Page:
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October Surprise

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NEWS
October 31, 1992
Americans can rejoice that President Bush is "convinced that we can begin writing the last chapter of the Vietnam war."This is likely to lead to closing the book on Americans missing in action from the Indochinese war. It can also lead to increased American trade with Vietnam, both to hasten its liberation from communism and to give American firms a fair shot at the market. And, finally, it opens the way to diplomatic relations, which should help the Cambodian settlement bring peace at last to Southeast Asia.
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NEWS
By David Horsey | October 30, 2012
Indiana Senate candidate Richard Mourdock, the Tea Party usurper who took down Sen. Richard Lugar in the Republican primary, created the biggest political buzz last week by uttering the following sentence in a televised debate: "I think even when life begins in that horrible situation of rape, it is something that God intended to happen. " In an exercise that is becoming repetitive this year, slightly more sane Republicans like Mitt Romney and John McCain were forced to disassociate themselves from the comments of one of their political compatriots -- not that Mr. Romney put much distance between himself and Mr. Mourdock.
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NEWS
By David Horsey | October 30, 2012
Indiana Senate candidate Richard Mourdock, the Tea Party usurper who took down Sen. Richard Lugar in the Republican primary, created the biggest political buzz last week by uttering the following sentence in a televised debate: "I think even when life begins in that horrible situation of rape, it is something that God intended to happen. " In an exercise that is becoming repetitive this year, slightly more sane Republicans like Mitt Romney and John McCain were forced to disassociate themselves from the comments of one of their political compatriots -- not that Mr. Romney put much distance between himself and Mr. Mourdock.
NEWS
October 1, 2012
Things certainly seem to be breaking President Barack Obama's way of late. A slew of new polls last week showed gains for him in crucial battleground states, most notably Ohio, the one state no Republican has ever won the presidency without. Mr. Obama won't repeat his feat of taking Indiana, and North Carolina may be a stretch, but polls in Florida, Virginia, Nevada and elsewhere suggest the possibility that this election might not even be that close. But before Obama supporters start measuring the White House for second-term drapes, they may want to consider the strong possibility that the race is far from over.
FEATURES
By Los Angeles Times | November 19, 1991
HOLLYWOOD -- Now that "JFK," Oliver Stone's take on the Kennedy assassination, is on its way to theater next month, what's left for socially conscious filmmakers looking for conspiracies to unravel? Now there's the "October Surprise" -- the dark tale of political intrigue that suggests President Bush and the late William Casey were involved in a plot to delay the release of U.S. hostages held in Iran until after the 1980 presidential election. The controversial subject has already spawned books and could be headed for the big screen.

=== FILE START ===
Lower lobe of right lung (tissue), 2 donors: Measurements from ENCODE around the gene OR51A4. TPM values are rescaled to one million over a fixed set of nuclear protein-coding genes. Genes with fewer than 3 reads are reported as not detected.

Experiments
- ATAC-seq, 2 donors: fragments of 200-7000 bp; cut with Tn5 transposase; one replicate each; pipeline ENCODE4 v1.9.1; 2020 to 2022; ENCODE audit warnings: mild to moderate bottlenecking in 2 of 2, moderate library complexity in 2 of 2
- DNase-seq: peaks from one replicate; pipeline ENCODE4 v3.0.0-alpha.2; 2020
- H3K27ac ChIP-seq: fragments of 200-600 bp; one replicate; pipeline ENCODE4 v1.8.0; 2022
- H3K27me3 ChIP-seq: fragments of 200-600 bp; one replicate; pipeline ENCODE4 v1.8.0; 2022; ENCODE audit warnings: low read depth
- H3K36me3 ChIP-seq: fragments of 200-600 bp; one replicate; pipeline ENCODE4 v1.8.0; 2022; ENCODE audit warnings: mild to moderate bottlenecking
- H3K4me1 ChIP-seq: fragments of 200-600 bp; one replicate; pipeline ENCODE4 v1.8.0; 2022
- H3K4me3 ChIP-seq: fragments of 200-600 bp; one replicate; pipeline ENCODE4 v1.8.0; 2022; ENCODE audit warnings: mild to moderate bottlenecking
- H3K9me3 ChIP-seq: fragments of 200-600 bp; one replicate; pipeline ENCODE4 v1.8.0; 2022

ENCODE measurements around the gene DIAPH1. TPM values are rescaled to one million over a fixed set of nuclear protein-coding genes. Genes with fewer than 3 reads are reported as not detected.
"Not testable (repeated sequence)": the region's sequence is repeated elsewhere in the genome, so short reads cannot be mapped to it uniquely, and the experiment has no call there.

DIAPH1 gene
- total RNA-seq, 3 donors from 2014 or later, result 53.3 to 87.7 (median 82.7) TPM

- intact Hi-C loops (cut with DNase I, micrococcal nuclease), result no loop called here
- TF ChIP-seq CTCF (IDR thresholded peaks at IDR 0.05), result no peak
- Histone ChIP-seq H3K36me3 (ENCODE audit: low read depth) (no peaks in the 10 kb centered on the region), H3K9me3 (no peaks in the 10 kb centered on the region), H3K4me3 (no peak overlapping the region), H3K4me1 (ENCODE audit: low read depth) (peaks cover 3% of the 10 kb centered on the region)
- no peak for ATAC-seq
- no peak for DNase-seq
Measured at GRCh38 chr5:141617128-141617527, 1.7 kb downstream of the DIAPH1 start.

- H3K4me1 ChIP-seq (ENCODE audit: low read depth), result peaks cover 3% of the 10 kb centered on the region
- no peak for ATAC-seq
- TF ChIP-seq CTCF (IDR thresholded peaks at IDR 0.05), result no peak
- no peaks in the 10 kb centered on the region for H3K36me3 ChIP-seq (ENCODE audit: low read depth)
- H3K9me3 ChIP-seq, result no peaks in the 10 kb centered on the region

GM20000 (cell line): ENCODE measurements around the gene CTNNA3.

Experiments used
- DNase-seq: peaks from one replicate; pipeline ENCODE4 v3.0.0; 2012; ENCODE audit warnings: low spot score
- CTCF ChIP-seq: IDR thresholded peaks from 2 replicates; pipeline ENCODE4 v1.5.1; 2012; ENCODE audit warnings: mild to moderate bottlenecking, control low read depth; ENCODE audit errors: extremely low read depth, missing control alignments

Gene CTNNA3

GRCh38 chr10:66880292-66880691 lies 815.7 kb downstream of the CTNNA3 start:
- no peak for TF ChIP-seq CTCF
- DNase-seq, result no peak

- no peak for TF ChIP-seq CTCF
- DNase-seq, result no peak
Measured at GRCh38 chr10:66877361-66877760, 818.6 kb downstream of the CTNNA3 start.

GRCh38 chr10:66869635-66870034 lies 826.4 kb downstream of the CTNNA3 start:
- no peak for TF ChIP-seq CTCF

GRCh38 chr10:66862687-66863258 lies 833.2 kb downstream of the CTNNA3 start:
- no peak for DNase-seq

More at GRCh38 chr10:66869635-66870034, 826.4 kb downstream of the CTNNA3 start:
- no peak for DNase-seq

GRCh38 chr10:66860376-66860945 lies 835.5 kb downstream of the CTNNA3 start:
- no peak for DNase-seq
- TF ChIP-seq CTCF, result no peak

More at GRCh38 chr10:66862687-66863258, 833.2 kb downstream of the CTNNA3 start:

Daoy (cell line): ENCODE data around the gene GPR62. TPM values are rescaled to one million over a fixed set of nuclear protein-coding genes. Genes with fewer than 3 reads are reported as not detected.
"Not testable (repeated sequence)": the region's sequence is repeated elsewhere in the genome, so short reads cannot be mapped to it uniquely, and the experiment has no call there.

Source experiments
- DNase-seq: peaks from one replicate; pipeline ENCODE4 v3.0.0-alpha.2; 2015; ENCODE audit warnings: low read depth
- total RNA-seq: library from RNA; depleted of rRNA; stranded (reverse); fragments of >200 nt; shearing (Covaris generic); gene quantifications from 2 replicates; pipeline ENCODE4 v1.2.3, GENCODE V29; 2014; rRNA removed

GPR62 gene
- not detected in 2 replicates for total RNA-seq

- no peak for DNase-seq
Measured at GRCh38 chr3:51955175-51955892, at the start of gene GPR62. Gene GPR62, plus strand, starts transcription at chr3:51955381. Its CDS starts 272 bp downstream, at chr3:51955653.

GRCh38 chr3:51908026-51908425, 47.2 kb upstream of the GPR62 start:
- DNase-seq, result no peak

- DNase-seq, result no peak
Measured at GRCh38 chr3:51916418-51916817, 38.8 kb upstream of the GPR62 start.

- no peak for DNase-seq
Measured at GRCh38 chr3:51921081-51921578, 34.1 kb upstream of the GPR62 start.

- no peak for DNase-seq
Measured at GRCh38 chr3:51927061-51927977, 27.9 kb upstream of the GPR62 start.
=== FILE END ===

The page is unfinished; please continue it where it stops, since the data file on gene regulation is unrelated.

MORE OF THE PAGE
NEWS
By Jack W. Germond & Jules Witcover | August 7, 1991
Washington -- IN DECIDING to investigate whether the 1980 Reagan campaign sought to delay the release of American hostages held in Iran until after the presidential election, the Democratic congressional leadership is walking on eggs. But it is walking just the sao a real contest. In an effort to shelter themselves from charges of election-year politicking, House Speaker Tom Foley and Senate Majority Leader George Mitchell have specifically declared that they "accept the statement of President Bush that he neither participated in or had any knowledge of such contacts (with Iranian officials holding 52 Americans)
NEWS
By EDWARD ROEDER | July 5, 1991
Washington -- Allegations of an ''October surprise'' in the 1980 elections present the Democratic leadership in Congress with an opportunity and a duty to do something right, something Congress hasn't done well since Watergate: conduct a major investigation of a potentially momentous scandal. Ironically, conflicts of interests posed by their campaign finances may cost the Democrats this chance.Democratic leaders are daunted by the duty, and by the risk of another fiasco like the Iran-contra inquiry that turned up more hot air than smoking guns.
NEWS
By ROGER SIMON | July 26, 1992
Why do I get the funny feeling that the lower George Bush dips in the polls the greater the chance he will launch a military strike against Iraq?Not that Saddam Hussein doesn't deserve to be attacked. But you've got to wonder about the timing.This is a critical period for George Bush politically. Four years ago, Bush launched his attacks on Mike Dukakis early, months before the Republican convention.And he did so because the late Lee Atwater, his campaign manager, told him that unless he did something dramatic, he would be buried by the Democrats.
SPORTS
By Frank Brown and Frank Brown,New York Daily News | November 3, 1991
They will not receive a trophy and they will not be paid a penny for having earned this distinction. In fact, unless someone sends them a copy of this page, the Vancouver Canucks probably will go about their business without ever having learned that a select panel, consisting of yours truly, has named them the NHL's Surprise Team for the month of October.There were other candidates. The Washington Capitals, famous for rotten starts, were a powerhouse in the opening month. And the Winnipeg Jets, who don't get noticed much, were playing shockingly strong defense until the final three games.